On Tuesday afternoon, Priti Patel made her speech at the Conservative Party Conference. The Home Secretary announced her intention to end freedom of movement and instead introduce a points-based immigration policy, of the sort currently used by Australia. And then she went on to say the following:
“Let me tell you something. This daughter of immigrants needs no lectures from the north London, metropolitan, liberal elite.”
When I logged on to social media on Tuesday night, after a 48-hour hiatus due to Jewish New Year, I found that this sentence to be the topic of fierce debate for both Jews and non-Jews. Was the phrase “north London metropolitan liberal elite” an anti-Semitic dog whistle?
For me, a Jewish north London resident for most of my life, the answer was no. And I hear of lot of such whistles, on both the left and right. For example, at a fringe event at Tory conference the night before Patel’s speech, a Conservative MP suggested that the Chief Rabbi is demanding “special status” for Britain’s Jews. If this were a compilation album, it’d be named Now That’s What I Call a Dog Whistle.
Patel then appeared to do what seems to be an instinctive reaction among certain right-wing politicians – such as Donald Trump and Viktor Orban – accused of using anti-Semitic language: she pointed to her support of Israel. Just a few hours after her speech, she tweeted a picture of herself with her “dear friend”, Israel’s ambassador to the UK, at the Conservative Friends of Israel reception at conference.
The political equivalent of “some of my best friends are [insert minority here]” is apparently “one of my favourite countries is Jewish”. The idea that one cannot be anti-Semitic if one supports Israel is a growing and problematic attitude on the right. It is mirrored by a now apparently prevalent attitude on the left that criticism of Israel never crosses over into anti-Semitic. Both are completely incorrect.
But unlike both Trump and Orban, I don’t think Patel is guilty of anti-Semitism at all. As far as I was concerned, whenever politicians talk about those they deem to be hopelessly out of touch with what they call “the people”, they reference inhabitants of north London neighbourhoods. For years, Private Eye has run a comic strip called “It’s grim up North London”, which parodies that caricature of north Londoners as being soppy, intensely politically correct liberals with more money than sense. I’ve never had the sense that it was talking about Jewish people.
“Metropolitan”? If the word used had been “cosmopolitan” my anti-Semitic radar might have bleeped – after all, the description of Jews as “rootless cosmopolitans” was a fixture in the left-wing anti-Semitism of the Soviet Union. But “metropolitan”?
And “elite”? Deservedly or not, neighbourhoods in north London, including Hampstead, Highgate and pockets of Islington, have developed a reputation for being full of wealthy lefties. I’m sure some of them are Jewish, but most of them are not.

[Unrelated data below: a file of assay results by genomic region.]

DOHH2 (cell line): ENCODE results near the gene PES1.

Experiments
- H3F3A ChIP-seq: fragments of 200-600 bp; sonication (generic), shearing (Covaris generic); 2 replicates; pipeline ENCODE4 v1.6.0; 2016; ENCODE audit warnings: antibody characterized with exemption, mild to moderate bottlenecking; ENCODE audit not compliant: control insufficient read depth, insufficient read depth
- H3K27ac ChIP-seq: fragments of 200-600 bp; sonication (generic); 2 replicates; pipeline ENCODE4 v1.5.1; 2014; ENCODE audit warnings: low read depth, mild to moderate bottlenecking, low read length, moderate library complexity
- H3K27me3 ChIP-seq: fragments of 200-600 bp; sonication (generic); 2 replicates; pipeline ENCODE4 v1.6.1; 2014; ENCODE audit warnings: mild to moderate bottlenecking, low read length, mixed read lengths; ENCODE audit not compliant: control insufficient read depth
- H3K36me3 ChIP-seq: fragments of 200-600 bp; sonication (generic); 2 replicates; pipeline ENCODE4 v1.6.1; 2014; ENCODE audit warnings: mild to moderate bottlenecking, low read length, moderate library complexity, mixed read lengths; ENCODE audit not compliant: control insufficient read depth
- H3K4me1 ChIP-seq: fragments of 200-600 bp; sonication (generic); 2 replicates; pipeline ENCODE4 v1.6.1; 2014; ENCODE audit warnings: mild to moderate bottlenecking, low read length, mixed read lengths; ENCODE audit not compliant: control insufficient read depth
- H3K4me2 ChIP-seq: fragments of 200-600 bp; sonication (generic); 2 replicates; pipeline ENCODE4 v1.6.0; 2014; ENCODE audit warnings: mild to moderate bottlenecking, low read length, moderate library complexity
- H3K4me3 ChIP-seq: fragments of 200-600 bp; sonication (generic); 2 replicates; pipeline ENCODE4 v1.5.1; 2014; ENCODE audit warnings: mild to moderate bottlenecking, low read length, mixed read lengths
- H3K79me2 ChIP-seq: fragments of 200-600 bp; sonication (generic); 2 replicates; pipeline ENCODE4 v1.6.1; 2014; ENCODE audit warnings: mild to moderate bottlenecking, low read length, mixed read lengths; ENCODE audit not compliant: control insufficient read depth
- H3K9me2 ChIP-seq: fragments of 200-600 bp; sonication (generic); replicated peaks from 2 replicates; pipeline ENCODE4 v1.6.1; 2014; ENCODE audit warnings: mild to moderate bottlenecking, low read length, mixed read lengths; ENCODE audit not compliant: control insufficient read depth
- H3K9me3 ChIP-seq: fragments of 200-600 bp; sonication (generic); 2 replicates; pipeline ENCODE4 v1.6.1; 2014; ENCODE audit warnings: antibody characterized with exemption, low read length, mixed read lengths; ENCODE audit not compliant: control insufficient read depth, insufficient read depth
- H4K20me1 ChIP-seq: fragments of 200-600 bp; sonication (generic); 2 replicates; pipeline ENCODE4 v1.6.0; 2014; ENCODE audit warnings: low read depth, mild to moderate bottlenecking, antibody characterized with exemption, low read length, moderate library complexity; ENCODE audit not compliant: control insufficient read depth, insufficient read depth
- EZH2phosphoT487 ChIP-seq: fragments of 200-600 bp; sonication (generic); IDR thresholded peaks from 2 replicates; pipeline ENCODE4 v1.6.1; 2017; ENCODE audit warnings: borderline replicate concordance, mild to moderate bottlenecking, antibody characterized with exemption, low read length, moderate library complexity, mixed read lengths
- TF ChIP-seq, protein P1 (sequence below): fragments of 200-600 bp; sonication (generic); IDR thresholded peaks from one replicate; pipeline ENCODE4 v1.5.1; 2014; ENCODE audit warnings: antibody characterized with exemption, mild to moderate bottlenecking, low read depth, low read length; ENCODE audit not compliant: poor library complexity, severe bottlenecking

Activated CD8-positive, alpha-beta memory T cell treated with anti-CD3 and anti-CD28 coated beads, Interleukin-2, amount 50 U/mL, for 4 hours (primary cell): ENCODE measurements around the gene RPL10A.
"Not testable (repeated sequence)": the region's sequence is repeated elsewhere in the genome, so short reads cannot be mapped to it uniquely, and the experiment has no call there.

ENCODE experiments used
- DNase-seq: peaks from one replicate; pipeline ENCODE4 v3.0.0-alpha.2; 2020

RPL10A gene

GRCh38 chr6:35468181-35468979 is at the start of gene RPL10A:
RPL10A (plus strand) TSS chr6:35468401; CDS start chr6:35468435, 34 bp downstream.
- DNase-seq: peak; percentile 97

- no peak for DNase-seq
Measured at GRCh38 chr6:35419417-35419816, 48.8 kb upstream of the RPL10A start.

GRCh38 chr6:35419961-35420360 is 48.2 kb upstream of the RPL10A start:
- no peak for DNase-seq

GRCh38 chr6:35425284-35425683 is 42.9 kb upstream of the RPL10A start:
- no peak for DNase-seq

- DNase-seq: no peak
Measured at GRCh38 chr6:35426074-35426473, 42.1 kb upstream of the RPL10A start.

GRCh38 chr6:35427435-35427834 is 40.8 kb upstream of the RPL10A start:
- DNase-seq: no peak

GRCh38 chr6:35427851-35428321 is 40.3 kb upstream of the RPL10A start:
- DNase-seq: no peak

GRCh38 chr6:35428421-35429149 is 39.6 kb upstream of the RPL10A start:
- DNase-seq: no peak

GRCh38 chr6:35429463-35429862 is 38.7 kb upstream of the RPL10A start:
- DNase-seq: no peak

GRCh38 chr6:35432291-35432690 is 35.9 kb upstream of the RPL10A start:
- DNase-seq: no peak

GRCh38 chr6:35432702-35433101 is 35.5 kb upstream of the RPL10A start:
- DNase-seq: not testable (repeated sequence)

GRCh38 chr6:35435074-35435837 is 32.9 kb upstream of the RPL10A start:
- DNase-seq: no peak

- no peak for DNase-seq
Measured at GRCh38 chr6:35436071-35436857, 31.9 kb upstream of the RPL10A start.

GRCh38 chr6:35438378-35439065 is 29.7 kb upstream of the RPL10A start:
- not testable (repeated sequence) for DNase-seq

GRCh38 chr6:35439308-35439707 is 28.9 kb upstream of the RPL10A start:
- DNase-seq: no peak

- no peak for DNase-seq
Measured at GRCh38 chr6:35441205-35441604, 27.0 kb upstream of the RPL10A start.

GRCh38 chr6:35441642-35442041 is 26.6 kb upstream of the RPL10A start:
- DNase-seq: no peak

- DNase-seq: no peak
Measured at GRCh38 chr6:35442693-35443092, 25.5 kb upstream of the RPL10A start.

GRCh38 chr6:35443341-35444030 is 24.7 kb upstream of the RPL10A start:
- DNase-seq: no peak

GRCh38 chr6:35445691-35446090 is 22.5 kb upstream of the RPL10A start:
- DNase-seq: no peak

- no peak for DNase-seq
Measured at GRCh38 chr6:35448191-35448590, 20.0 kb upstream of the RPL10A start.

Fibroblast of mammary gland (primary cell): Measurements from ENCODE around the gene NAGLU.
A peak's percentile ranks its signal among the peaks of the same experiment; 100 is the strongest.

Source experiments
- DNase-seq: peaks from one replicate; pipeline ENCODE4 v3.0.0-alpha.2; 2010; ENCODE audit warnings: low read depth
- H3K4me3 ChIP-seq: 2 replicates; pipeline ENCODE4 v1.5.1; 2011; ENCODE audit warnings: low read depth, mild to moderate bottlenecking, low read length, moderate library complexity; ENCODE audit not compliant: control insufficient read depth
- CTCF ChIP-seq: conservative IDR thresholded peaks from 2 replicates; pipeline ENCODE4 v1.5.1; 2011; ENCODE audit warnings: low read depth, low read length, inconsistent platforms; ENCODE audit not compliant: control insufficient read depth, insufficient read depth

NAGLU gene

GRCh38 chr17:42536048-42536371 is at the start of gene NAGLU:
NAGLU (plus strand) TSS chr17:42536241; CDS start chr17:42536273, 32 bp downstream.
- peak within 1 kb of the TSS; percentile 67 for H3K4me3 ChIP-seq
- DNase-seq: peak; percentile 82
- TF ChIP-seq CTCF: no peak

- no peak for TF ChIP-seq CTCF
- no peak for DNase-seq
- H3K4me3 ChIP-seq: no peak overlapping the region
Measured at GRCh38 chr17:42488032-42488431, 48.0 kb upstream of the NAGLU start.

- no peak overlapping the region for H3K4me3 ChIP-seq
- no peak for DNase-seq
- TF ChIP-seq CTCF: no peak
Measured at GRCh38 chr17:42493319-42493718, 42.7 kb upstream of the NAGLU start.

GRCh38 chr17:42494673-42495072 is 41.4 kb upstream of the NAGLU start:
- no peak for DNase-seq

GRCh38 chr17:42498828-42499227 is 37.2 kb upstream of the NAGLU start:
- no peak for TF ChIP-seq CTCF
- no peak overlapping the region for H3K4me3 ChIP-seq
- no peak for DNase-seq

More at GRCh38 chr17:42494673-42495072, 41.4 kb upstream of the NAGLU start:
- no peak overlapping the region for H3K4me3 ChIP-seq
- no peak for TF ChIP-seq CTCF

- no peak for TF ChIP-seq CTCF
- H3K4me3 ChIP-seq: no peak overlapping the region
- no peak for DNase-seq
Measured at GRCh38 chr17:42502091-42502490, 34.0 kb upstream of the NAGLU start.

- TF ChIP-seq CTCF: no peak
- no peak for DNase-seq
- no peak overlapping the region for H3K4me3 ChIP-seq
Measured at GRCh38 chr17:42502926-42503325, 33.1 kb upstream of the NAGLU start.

The Home Secretary has done more than take a photo with the Israeli ambassador. Six weeks ago she met representatives of prominent Jewish communal organisations, pledging to work with them “to stand up to the threat of anti-Semitism and ensure the security and safety of Jewish communities”. I do not believe any of those communal organisations felt then, or feel now, any suggestion that Patel will not do exactly that.
We can have a longer discussion as to whether alt-right talking points have subconsciously seeped into right-wing rhetoric as a whole – I believe, awfully, that they have. But I do not believe that Patel had the slightest intention to refer to Jews in her speech, even obliquely.
On Twitter, I said I didn’t think her words were an anti-Semitic dog whistle. Many people agreed with me. But many others felt differently.
I have little respect for some of the latter – if you’ve spent the last few years dismissing hundreds of examples of Labour anti-Semitism as “smears”, only to suddenly magically rediscover your ability to recognise anti-Semitism when it’s a Tory talking, you’ll forgive some of us for being slightly sceptical of your motives.
But a fair number of people I highly respect do not fall into that category, and they clearly felt the Home Secretary was invoking an anti-Semitic trope.
As has become customary in debates of this type, some cited a scene from the American comedy series, 30 Rock. In the scene, television executive Jack Donaghy (Alec Baldwin) starts telling Liz Lemon (Tina Fey), head writer of the network’s prime-time sketch comedy show, that “the television audience doesn’t want your elitist, east coast, alternative, intellectual, left wing…”
Liz Lemon interrupts him. “Just say Jewish, Jack, this is taking forever.”
It’s a golden scene, precisely because certain phrases can and are often used as get-out-of-jail-free alternatives by bigots who are too cowardly to say what they really mean.
But I do not believe Patel is one of those people. She does not appear to be someone who would hide what she really felt behind any sort of “nudge nudge, wink wink” rhetoric.
Let’s play devil’s advocate for a minute and assume the Home Secretary did indeed mean Jews. That speech would sounds as follows: “This daughter of immigrants needs no lectures from Jews. That’s what you get with a government driven by the people’s priorities. And of course there will be only two dissenting voices. You can work out who they are. Diane Abbott. Jeremy Corbyn.”
When you put it like that, it sounds utterly bizarre. Polling for the Jewish Chronicle has found that more than 85 per cent of the British Jewish community considers the Labour leader himself to be an anti-Semitic. The idea the Home Secretary has employed an anti-Semitic trope, then says that the only people to disagree will only be Jeremy Corbyn and one of his closest political allies …it just sounds less and less credible.